Backhoe Loaders Buyer's Guide
Choosing a backhoe dealer
Table of Contents
Buying a backhoe loader involves more than just choosing a model: you'll have to evaluate several backhoe dealers to find one you can work with for the long term. Like any piece of heavy-duty construction equipment, your backhoe loader will wear and eventually break, making your relationship with the dealer important for preventative maintenance and repairs.
Ask potential dealers about their service policies. Find out how they'll handle breakdowns: do they offer on-site service? If your loader needs to go into the shop for more extensive work, will they pick it up and return it, or do you need to transport it yourself? Can they provide a loaner vehicle while yours is being repaired? Check on their parts inventory, too. You won't want to wait for parts to be delivered.
Because of the inevitable service needs, you'll want to choose a backhoe dealer that is reasonably close to you. Don't feel like you have to choose the absolute closest dealer, but try to find one no further than 100 or 150 miles, keeping a round trip to around half a day.
Some dealers only carry one line of backhoe loaders, while others carry several manufacturers' models. Working with a backhoe dealer who carries multiple lines gives the advantage of being able to choose the right brand for your needs, while dealers dedicated to one brand may have more in-depth expertise with those models. Either option is fine, as long as you take the time to compare several brands.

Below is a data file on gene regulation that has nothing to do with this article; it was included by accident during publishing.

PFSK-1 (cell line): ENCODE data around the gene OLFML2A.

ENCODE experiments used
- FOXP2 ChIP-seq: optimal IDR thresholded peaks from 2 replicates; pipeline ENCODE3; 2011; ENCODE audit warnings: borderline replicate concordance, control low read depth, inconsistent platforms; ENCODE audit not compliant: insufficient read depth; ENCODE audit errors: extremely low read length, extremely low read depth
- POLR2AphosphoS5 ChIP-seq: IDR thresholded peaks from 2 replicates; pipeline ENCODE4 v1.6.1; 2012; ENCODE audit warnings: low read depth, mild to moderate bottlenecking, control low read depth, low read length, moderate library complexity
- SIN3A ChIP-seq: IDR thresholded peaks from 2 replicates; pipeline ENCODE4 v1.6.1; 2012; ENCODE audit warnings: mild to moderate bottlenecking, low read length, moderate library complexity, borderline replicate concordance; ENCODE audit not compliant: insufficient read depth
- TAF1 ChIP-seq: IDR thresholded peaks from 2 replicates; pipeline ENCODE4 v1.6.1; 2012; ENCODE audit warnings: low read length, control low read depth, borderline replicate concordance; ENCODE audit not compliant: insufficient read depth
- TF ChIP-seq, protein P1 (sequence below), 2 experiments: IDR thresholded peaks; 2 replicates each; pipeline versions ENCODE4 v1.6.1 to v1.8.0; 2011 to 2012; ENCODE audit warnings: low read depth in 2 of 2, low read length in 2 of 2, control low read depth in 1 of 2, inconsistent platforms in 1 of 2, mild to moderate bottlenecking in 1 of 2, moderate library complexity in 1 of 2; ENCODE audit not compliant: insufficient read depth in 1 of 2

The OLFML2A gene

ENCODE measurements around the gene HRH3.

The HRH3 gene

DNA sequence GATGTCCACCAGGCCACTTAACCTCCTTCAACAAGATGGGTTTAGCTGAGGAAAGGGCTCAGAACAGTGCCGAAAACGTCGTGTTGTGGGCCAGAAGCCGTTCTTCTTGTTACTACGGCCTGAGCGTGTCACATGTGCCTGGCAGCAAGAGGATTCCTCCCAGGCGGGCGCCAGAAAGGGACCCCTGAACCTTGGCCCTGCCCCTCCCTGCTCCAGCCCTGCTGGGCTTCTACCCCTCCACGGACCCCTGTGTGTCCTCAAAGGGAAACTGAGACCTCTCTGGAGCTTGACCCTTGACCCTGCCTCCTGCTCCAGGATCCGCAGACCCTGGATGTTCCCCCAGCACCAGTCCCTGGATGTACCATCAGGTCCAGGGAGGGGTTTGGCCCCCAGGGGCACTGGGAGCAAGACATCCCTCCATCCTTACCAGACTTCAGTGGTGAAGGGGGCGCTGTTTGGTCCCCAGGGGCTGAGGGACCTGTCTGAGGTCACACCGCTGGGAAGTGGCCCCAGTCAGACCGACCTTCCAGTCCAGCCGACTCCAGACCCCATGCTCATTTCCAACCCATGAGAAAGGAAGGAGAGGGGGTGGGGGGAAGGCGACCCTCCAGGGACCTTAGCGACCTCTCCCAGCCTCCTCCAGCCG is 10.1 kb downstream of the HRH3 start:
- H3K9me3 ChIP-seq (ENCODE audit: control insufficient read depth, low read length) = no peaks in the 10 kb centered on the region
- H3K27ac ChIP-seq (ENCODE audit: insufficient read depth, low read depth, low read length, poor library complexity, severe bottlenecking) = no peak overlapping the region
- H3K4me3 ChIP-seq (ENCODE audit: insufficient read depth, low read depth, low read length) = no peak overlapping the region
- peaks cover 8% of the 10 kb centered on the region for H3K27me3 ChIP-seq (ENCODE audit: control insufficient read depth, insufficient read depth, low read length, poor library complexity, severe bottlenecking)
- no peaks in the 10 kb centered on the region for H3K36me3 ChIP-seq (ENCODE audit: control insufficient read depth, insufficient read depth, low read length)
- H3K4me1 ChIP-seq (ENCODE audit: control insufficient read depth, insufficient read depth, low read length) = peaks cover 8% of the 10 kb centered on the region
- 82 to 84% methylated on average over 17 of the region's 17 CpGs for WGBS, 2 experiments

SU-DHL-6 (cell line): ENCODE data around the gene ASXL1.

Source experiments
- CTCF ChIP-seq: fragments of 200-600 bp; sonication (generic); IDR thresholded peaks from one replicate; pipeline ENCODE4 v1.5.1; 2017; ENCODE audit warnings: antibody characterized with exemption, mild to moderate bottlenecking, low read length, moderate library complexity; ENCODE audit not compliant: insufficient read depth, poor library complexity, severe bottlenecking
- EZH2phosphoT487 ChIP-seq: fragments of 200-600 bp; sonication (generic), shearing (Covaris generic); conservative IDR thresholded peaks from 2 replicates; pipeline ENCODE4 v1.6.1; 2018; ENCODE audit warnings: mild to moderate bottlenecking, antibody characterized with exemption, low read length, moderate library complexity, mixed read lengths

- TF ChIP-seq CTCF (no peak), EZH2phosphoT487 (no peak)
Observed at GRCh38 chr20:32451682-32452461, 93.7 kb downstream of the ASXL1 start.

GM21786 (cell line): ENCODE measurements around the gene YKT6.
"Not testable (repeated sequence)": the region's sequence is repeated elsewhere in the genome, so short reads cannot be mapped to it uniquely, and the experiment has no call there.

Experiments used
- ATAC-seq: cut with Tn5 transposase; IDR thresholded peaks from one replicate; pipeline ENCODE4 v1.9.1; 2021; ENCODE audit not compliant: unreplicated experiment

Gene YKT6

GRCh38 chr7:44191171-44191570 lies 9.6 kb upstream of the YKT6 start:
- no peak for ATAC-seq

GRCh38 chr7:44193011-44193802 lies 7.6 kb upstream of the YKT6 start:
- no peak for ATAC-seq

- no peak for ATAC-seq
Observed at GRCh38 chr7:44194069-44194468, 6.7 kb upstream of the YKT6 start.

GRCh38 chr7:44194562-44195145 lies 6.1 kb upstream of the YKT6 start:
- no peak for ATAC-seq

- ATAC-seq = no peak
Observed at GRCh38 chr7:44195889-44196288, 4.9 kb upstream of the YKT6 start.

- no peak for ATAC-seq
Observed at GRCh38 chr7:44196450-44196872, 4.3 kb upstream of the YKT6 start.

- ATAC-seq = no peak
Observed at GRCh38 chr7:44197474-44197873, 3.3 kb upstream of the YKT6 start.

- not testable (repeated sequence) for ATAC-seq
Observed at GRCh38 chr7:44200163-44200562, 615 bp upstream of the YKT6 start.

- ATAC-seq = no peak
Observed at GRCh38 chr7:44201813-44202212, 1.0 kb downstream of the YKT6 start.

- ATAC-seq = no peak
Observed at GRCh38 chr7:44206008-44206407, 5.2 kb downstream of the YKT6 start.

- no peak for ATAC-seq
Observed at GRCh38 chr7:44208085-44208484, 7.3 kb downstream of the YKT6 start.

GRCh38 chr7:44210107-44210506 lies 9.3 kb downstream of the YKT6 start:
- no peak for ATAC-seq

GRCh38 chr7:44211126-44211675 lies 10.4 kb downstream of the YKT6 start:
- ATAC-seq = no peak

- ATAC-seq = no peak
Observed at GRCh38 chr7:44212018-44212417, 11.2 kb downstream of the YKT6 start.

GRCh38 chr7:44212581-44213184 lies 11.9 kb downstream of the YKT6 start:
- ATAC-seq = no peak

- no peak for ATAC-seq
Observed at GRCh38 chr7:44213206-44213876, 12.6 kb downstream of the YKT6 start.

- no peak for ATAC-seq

Don't underestimate personal reactions, as well. Choose a dealer you feel is honest with you and who is easy to work with: those impressions are often accurate. Saving a thousand dollars on your initial purchase is insignificant compared to the ongoing costs you'll incur over the years. Focus on the dealer relationship instead of the price tag.
Talking to other businesses in your area can be a great source of insight into a backhoe dealer's strengths and weaknesses. You should also ask the dealer for customer references, preferably from clients in industries similar to yours.
When checking references, you can ask questions like:
- How long have you been a customer of theirs? How many loaders have you purchased?
- Did you get the right backhoe loader for your application?
- Has the dealer done a good job with maintenance and repairs?
- Would you buy from this dealer again?
- What could the dealer improve about their operation?